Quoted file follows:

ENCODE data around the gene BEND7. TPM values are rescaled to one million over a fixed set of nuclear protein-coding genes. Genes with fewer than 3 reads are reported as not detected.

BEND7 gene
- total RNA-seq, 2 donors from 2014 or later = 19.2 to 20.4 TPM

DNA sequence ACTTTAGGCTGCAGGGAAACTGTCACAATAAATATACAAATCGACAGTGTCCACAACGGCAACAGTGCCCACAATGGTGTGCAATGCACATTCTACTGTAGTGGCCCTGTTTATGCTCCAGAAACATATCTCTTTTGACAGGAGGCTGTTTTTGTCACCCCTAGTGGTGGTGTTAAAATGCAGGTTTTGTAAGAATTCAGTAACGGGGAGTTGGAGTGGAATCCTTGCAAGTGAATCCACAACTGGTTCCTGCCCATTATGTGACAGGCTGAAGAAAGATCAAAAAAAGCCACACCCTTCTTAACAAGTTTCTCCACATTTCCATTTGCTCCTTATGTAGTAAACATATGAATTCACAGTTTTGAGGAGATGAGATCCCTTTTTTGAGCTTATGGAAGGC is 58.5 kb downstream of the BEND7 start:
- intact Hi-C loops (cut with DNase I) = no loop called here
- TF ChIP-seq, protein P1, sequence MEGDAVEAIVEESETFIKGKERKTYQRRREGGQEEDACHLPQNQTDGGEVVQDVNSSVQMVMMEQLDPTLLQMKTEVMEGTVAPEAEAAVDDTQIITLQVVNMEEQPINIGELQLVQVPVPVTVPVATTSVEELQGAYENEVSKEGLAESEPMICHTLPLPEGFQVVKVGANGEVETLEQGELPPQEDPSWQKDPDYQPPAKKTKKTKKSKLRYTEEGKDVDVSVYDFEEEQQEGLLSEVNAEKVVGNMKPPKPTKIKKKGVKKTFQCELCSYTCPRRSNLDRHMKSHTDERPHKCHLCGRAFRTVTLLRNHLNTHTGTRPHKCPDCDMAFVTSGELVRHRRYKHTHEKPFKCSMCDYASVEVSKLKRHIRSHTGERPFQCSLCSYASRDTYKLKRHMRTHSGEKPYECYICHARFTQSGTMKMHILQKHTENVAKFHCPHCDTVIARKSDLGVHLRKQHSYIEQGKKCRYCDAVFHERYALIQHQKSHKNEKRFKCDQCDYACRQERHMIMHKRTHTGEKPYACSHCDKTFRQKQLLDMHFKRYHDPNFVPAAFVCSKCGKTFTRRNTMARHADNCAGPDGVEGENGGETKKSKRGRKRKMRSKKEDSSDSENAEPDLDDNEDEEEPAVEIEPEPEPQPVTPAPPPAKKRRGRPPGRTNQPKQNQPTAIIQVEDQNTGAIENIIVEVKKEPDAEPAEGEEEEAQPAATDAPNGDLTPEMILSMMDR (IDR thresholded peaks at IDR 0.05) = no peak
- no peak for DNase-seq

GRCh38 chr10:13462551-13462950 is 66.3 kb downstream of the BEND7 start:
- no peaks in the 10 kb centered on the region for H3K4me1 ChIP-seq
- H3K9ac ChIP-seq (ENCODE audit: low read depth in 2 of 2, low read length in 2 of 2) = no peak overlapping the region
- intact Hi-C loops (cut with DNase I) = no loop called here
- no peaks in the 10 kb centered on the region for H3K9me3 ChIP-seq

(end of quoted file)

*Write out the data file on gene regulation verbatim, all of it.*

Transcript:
ENCODE data around the gene BEND7. TPM values are rescaled to one million over a fixed set of nuclear protein-coding genes. Genes with fewer than 3 reads are reported as not detected.

BEND7 gene
- total RNA-seq, 2 donors from 2014 or later = 19.2 to 20.4 TPM

DNA sequence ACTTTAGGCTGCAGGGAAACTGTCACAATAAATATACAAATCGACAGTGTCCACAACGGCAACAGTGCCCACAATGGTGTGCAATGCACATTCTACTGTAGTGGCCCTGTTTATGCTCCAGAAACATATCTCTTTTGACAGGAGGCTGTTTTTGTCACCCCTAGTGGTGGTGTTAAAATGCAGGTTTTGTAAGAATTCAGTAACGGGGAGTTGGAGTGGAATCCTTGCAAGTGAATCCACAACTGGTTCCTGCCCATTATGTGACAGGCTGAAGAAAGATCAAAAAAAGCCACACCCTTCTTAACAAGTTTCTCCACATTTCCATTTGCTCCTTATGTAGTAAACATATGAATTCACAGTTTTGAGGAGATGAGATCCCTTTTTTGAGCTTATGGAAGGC is 58.5 kb downstream of the BEND7 start:
- intact Hi-C loops (cut with DNase I) = no loop called here
- TF ChIP-seq, protein P1, sequence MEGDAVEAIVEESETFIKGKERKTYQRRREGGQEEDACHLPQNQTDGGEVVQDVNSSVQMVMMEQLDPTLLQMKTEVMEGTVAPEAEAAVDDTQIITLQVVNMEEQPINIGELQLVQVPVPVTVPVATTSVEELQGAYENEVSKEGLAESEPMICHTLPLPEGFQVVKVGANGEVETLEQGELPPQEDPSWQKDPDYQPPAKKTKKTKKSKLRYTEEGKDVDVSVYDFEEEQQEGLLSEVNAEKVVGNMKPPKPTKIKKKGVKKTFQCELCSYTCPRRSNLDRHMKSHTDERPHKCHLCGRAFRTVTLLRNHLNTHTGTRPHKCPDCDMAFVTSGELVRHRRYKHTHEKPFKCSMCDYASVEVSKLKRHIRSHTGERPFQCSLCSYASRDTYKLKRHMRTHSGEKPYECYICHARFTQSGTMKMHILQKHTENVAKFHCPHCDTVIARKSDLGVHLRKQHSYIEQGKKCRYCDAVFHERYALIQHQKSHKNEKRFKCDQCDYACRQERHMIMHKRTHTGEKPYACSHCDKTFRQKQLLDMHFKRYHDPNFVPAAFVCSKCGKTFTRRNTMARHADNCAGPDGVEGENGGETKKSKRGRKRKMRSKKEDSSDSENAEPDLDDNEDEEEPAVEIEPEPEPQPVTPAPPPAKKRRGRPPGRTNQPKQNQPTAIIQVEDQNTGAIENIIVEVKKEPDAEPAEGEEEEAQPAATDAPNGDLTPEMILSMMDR (IDR thresholded peaks at IDR 0.05) = no peak
- no peak for DNase-seq

GRCh38 chr10:13462551-13462950 is 66.3 kb downstream of the BEND7 start:
- no peaks in the 10 kb centered on the region for H3K4me1 ChIP-seq
- H3K9ac ChIP-seq (ENCODE audit: low read depth in 2 of 2, low read length in 2 of 2) = no peak overlapping the region
- intact Hi-C loops (cut with DNase I) = no loop called here
- no peaks in the 10 kb centered on the region for H3K9me3 ChIP-seq